Although the Consumer Financial Protection Bureau (CFPB) has delayed for two months the implementation date for the new consolidated Truth-in-Lending/RESPA disclosure rules, industry trade groups are still pushing the agency to honor an enforcement grace period during which entities making a good faith effort to comply won’t be penalized for violations.
CFPB Director Richard Cordray has promised to be “sensitive” to the compliance challenges the sweeping disclosure rules will create, but he has refused thus far to approve the formal hold-harmless period mortgage lenders and others have requested. Congress may give him no choice. The House Financial Services Committee has approved a measure that would mandate a safe harbor for lenders through February 1; a pending Senate bill would extend the grace period through the end of this year.
More than 20 trade groups representing lenders, Realtors, home builders, title agents and others affected by the new requirements, have signed a letter supporting an enforcement delay, necessary, they say, to ensure that closings won’t be disrupted after the new rules take effect, while the industry is still adjusting to them.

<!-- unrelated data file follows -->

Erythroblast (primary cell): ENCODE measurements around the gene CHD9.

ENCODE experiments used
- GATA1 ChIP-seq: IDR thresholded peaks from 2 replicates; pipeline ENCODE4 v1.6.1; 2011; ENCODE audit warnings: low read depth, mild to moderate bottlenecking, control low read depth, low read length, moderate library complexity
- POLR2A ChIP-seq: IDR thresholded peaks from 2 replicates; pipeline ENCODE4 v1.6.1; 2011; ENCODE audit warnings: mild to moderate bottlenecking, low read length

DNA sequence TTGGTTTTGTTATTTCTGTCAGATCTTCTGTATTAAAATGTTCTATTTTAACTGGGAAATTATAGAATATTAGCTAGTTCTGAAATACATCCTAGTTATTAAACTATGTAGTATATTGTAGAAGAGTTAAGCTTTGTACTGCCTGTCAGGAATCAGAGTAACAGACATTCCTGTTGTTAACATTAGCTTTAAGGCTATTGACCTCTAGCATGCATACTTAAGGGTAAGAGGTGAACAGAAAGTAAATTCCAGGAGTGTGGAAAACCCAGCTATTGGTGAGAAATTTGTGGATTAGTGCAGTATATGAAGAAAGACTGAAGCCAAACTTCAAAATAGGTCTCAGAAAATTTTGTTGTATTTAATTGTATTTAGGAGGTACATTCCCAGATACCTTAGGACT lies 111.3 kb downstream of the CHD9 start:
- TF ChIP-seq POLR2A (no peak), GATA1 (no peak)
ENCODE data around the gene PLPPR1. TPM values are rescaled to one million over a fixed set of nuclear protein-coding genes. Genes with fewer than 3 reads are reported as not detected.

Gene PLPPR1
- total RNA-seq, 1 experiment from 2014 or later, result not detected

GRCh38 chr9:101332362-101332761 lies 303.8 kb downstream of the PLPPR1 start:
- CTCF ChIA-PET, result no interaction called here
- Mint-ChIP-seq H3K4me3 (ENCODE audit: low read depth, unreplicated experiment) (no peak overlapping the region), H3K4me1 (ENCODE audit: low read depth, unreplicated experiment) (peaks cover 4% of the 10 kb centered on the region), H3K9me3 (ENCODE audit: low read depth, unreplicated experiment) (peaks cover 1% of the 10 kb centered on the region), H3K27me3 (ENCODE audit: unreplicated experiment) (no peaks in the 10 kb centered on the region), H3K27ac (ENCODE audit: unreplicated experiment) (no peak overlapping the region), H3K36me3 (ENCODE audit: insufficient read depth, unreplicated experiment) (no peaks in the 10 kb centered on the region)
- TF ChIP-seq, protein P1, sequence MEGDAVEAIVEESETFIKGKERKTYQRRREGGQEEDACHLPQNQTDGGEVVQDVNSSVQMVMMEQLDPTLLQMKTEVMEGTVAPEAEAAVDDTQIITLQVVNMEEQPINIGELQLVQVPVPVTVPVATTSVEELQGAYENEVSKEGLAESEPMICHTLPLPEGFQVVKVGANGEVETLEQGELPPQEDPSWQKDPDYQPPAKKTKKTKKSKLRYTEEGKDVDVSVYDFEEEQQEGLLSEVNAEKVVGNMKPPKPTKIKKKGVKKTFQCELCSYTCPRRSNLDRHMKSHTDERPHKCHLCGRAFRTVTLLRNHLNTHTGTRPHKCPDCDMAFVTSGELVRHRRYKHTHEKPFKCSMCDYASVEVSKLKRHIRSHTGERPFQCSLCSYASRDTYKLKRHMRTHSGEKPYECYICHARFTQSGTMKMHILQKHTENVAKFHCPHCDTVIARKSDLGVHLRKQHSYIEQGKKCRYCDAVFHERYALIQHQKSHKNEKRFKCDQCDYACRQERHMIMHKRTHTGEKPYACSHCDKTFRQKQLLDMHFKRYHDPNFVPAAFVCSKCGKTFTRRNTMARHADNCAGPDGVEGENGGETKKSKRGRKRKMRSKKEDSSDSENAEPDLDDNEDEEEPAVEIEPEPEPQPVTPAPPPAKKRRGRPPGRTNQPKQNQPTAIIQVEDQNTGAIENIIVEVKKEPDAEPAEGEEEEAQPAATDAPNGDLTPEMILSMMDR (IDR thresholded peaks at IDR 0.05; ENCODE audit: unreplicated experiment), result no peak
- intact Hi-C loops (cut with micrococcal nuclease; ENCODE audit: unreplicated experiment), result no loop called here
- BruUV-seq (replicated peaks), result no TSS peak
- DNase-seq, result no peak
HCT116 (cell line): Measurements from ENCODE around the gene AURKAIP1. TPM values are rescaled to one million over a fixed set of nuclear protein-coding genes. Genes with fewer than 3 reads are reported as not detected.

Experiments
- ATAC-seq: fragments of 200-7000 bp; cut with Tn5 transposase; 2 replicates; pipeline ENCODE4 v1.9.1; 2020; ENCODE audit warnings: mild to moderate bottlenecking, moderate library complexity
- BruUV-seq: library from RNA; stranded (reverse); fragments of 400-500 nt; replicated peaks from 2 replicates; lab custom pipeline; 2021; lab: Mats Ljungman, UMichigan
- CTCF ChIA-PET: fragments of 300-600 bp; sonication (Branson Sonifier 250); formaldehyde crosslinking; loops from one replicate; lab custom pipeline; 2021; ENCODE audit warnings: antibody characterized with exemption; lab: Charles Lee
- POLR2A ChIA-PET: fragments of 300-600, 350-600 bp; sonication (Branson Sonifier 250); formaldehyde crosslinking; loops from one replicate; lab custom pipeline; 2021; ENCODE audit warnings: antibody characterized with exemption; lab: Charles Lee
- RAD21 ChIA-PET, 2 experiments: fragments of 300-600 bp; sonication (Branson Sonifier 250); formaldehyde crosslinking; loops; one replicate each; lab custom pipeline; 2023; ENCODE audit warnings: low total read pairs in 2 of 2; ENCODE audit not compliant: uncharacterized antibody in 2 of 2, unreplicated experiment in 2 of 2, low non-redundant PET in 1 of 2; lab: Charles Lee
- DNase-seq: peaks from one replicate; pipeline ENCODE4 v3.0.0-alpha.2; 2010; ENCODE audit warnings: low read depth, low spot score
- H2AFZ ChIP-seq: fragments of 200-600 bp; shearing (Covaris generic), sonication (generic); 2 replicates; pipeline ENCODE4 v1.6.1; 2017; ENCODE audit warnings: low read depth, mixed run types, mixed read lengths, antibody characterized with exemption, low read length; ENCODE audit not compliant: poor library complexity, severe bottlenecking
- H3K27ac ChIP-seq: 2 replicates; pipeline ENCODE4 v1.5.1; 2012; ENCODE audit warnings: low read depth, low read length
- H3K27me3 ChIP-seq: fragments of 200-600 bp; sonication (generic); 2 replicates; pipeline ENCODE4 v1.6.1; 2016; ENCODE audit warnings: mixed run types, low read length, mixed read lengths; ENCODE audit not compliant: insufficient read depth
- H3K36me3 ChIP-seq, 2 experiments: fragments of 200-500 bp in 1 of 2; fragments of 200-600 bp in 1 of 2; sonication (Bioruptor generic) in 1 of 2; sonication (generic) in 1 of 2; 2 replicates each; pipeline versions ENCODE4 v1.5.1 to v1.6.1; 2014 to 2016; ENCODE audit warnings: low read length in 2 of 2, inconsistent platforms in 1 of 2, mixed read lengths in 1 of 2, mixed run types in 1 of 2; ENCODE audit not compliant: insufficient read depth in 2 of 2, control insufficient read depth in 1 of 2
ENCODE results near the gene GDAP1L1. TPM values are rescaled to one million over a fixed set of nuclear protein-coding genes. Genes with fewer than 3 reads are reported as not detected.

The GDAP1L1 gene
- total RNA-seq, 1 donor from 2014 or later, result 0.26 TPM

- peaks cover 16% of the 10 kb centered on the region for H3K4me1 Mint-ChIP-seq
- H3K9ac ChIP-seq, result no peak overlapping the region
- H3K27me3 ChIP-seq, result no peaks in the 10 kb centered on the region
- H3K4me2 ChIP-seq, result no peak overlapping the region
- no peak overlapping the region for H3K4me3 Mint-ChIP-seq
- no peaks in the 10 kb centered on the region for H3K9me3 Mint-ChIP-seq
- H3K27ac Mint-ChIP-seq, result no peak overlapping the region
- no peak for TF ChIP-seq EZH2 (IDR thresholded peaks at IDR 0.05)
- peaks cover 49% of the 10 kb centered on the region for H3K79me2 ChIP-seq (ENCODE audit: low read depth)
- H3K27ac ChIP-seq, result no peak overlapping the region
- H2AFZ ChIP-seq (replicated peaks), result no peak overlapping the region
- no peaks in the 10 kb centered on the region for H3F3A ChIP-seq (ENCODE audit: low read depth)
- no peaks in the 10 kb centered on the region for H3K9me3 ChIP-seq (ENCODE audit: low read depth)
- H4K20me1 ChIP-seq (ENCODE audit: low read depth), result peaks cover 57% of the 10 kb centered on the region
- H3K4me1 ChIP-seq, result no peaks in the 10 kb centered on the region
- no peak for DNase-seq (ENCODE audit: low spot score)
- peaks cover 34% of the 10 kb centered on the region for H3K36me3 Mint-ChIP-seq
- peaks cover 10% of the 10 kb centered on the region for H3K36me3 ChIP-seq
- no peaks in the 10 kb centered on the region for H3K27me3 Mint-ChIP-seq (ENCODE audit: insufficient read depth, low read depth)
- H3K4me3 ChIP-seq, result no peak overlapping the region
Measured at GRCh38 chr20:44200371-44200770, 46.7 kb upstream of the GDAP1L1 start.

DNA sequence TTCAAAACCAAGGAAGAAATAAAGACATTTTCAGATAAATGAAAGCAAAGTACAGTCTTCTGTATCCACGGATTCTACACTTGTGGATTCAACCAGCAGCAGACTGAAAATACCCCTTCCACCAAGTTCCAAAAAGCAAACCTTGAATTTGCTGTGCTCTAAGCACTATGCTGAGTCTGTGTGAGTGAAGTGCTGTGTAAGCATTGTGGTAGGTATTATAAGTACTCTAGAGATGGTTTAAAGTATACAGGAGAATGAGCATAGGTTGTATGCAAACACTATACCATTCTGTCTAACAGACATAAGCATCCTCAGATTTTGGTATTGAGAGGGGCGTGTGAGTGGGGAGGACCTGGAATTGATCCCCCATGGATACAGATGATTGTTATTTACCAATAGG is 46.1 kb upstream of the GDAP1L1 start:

“We appreciate that the Bureau indicated it will be sensitive to the progress made by those entities that make good-faith efforts to comply,” the letter states. “But the industry needs more certainty that it won’t face litigation and regulatory enforcement actions while still trying to adjust to the new rules.” The American Land Title Association joined the American Bankers Association, the Mortgage Bankers Association, the National Association of Home Builders, and the National Association of Realtors, among other groups, in signing the letter.
While the two month implementation delay gives the industry more time to prepare for the new disclosure requirements, “there is no transition period,” the letter notes. “A hold-harmless period allows the Bureau to work with industry to gather data about implementation and provide written guidance to address common industry implementation hurdles that emerge after these new disclosures are put into use.”